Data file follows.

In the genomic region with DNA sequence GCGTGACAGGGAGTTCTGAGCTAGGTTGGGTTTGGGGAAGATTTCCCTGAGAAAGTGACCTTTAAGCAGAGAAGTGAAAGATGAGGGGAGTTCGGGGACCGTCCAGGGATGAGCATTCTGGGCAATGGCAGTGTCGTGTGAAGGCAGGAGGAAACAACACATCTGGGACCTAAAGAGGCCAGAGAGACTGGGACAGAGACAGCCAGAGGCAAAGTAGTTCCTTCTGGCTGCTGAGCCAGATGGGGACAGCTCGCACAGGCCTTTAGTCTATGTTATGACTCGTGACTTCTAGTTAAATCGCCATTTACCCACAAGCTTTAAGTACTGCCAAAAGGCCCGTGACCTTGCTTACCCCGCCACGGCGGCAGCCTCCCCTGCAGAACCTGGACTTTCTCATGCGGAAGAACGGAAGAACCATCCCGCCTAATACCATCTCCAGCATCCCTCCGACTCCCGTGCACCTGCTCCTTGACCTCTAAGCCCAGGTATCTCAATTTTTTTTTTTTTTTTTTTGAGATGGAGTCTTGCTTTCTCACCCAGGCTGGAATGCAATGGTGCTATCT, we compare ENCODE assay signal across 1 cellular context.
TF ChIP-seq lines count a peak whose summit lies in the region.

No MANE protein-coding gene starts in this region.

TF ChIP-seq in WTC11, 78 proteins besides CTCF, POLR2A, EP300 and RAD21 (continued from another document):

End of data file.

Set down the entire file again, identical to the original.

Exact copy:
In the genomic region with DNA sequence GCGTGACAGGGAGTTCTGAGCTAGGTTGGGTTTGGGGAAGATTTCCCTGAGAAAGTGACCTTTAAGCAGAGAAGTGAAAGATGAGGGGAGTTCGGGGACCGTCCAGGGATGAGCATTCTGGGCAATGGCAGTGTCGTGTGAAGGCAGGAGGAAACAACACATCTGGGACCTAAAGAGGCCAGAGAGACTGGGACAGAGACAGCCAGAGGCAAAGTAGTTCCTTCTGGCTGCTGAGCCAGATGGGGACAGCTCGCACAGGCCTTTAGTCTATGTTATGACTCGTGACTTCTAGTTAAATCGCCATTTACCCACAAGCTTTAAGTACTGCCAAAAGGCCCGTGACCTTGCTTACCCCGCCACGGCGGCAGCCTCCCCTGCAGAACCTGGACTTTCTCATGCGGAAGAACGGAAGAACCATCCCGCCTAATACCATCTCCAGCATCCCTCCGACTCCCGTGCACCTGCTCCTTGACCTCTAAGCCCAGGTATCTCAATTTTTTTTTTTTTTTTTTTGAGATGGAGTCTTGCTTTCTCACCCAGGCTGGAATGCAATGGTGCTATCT, we compare ENCODE assay signal across 1 cellular context.
TF ChIP-seq lines count a peak whose summit lies in the region.

No MANE protein-coding gene starts in this region.

TF ChIP-seq in WTC11, 78 proteins besides CTCF, POLR2A, EP300 and RAD21 (continued from another document):